Stop hiding behind your culture as an excuse for bad behaviour
Hongkongers should prevent people from using the ‘culture thing’ as a defence to do whatever they want to inflict harm or violate the personal freedom or dignity of others
It would be fair to say something considered distasteful in one culture might not necessarily be so in another.
Of course, there is always common ground on certain issues, and when it comes to ethics, morality and widely recognised universal values, there is little room for compromise, no matter what the culture it is.
However, this can be tricky if you have grown up in a multicultural setting, and needless to say, many of us are living in a culturally diverse and interconnected world.
In the West, people talking with a mouth full of food, eating loudly, slurping soup or burping openly are often habits widely frowned upon. But on this side of the globe, these are socially acceptable behaviours often tolerated by non-Asians, mostly because there is nothing morally wrong with such conduct.
There are vast differences of opinion about the way different cultures eat. For example, in some Asian countries people eat insects as they see them as a cheap and nutritious food – high in protein and low in calories. It might be gross to others, but open-minded people would not condemn it because it’s an affordable nutritious option for people in developing countries. In Alaska, the indigenous people have depended on whale meat throughout generations. This dietary practice is generally tolerated because it is a cultural practice and necessary subsistence to indigenous Alaskans.
However, most people are disgusted by the habit of dog meat consumption, not only because of their love of dogs and think it’s morally wrong to eat man’s best friend, but also due to a feeling of disgust.
When we are overwhelmed by disgust, our sense of morality kicks in and this is often a good moral guide to help us behave ethically.
Unfortunately, there is an increasing tendency to dilute the severity of bad and immoral behaviour with cultural differences and many people use culture to sugar-coat bad behaviour.
A case in point is the recent controversy of two men kissing a Hong Kong television reporter while she was doing a live telecast on the Rugby Sevens sporting event. It immediately triggered an avalanche of criticism of sexual harassment. But some seemed to think it’s a storm in a teacup, like the reporter’s boss, i-Cable News executive director, Ronald Chiu Ying-chun, who was reported to have said the station would not pursue the case and would just “laugh it off”.
His reaction to the incident was extremely alarming to say the least but the uncomfortable reality is that in many male-dominated professions such as the media there are still many men, mostly of the older generation, who think like him.
When I was a young reporter, I came across editors offering to give me writing tips over dinner or at the weekend sitting by the swimming pool sipping a cocktail. I complained to my boss a few times, hoping he would stop them. His reaction was always the same, “I am sure he is just trying to help and I believe he doesn’t want to rush it and therefore he wants to see you after work or on a day off. You are just being overly sensitive.”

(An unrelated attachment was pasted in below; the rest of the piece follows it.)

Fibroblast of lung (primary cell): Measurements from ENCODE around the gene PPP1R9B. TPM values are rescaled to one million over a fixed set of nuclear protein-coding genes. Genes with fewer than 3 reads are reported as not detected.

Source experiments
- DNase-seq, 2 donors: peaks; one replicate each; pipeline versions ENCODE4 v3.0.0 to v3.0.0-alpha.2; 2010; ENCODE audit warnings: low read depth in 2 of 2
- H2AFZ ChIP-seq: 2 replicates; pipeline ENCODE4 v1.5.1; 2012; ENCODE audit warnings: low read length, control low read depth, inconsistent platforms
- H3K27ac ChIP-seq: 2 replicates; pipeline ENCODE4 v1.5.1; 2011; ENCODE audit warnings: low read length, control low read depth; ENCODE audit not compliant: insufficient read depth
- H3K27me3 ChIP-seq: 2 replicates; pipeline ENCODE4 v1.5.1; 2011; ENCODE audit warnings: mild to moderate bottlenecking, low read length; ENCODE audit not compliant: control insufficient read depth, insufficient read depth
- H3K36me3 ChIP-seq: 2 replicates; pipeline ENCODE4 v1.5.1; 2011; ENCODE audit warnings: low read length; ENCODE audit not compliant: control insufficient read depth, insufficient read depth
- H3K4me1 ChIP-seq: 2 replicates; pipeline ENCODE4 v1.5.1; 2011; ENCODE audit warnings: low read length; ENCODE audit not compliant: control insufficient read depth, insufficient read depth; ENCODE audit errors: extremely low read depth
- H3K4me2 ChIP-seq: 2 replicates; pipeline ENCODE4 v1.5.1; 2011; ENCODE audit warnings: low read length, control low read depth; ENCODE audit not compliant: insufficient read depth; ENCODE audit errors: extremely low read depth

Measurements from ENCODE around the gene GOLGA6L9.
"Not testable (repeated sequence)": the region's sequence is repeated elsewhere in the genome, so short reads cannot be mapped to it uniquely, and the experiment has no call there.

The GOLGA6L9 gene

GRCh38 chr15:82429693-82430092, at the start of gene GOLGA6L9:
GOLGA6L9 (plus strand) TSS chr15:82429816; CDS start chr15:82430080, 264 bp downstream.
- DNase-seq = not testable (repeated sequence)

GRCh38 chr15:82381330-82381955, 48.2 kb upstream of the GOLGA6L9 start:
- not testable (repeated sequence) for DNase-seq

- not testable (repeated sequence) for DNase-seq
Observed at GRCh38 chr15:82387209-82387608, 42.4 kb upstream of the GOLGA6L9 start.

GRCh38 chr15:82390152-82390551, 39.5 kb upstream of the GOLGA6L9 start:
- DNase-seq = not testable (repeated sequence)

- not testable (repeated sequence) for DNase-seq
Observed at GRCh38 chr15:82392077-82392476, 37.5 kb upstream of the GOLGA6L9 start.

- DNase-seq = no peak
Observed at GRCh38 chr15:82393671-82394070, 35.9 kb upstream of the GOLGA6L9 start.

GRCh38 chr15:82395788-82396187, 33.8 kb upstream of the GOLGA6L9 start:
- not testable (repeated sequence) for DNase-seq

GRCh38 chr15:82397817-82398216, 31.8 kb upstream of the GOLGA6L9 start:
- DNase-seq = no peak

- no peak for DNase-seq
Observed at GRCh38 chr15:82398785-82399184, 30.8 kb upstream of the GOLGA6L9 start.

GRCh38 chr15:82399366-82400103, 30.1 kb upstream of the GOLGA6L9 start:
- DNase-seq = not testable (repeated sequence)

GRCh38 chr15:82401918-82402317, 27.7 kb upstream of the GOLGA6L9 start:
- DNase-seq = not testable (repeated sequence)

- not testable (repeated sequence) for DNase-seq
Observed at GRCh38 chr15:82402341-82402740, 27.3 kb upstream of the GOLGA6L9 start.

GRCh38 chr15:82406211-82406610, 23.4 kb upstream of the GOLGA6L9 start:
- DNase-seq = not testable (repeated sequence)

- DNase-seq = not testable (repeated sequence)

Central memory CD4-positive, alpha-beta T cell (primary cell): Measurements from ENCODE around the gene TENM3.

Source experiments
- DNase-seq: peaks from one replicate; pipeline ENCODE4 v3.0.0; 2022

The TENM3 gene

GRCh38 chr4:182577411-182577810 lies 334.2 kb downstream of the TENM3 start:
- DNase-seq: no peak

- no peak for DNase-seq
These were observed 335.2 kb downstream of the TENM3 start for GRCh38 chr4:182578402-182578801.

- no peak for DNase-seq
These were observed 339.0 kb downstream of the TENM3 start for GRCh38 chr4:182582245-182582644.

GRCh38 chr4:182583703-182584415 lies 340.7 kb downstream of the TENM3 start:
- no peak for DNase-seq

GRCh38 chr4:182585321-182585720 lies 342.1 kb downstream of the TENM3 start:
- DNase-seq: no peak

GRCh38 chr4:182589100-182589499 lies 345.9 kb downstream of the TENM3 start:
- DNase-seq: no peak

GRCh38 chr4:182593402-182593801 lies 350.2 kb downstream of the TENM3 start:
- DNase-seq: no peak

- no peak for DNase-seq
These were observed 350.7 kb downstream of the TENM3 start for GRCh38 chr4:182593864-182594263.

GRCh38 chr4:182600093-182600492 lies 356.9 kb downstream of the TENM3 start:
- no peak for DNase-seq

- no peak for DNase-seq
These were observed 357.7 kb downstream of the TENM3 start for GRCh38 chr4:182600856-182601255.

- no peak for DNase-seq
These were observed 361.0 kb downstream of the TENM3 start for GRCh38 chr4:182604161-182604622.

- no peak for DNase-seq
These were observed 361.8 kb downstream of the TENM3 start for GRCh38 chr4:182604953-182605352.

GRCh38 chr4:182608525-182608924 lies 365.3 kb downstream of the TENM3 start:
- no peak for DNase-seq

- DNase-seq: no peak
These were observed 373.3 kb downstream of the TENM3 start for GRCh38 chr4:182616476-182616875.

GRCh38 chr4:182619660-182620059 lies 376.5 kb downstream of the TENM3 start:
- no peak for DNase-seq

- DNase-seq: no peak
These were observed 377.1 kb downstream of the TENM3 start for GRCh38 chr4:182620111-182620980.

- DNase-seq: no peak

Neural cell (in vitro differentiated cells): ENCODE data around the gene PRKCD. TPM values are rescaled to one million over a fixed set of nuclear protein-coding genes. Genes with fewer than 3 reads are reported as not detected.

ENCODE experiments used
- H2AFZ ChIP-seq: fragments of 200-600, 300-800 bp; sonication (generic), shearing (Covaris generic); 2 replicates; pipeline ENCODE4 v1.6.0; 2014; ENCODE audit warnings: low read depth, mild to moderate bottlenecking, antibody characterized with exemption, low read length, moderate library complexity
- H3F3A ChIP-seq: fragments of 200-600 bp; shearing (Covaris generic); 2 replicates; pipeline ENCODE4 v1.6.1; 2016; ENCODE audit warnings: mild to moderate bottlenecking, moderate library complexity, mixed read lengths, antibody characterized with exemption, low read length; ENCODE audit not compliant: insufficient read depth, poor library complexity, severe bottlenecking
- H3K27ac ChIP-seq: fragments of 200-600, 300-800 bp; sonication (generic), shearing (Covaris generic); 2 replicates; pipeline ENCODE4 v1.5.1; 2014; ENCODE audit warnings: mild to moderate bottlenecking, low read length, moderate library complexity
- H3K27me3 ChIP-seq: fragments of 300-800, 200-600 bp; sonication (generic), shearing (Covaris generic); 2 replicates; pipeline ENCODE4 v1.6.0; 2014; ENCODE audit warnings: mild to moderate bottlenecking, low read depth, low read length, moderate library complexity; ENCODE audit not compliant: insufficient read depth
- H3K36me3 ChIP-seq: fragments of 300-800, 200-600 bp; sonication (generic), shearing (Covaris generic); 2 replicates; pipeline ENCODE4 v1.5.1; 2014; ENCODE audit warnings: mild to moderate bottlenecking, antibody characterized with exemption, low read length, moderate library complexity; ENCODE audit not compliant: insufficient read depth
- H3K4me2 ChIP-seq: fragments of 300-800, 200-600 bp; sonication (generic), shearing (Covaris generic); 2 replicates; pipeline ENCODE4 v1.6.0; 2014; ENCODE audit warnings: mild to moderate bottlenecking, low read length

After being turned away on countless occasions when I tried to seek help, I finally stopped when he told me “It’s a culture thing, why don’t you just relax and get over it?” All these editors who made advances on me were foreigners.
Cultural upbringing might have influenced us to a certain extent, but it’s no justification for how we operate in daily life and certainly inexcusable for anyone to hide behind cultural orientation when things go wrong. Traditional customs and age-old ways of life should not rise above universal ethics, decency and imperative values.
Cultural diversity in this increasingly interconnected world will always bring tension and conflict between values and norms of different people from varied backgrounds. But bad and unethical conduct should never be dressed up and passed off as traditional practices because it still boils down to being undesirable.
Culture should be cherished. It’s not only our ethnic identity; it also reflects our inherent qualities, our beliefs, and our moral values and virtues. It should be a driving force to enhance communication, promote peace and enrich our lives.
We should stop those who try to use cultural differences or the “culture thing” as a sword and a shield to do whatever they want to inflict harm or violate the personal freedom or dignity of others.
And for those who tell victims to “laugh it off” or “get over it”, they should listen up – it’s not about getting over it; we must deal with it and uproot the culture of indifference to sexual harassment. And a final word of wisdom: no matter what culture it is, it should always promote virtue not vice.
Luisa Tam is a senior editor at the Post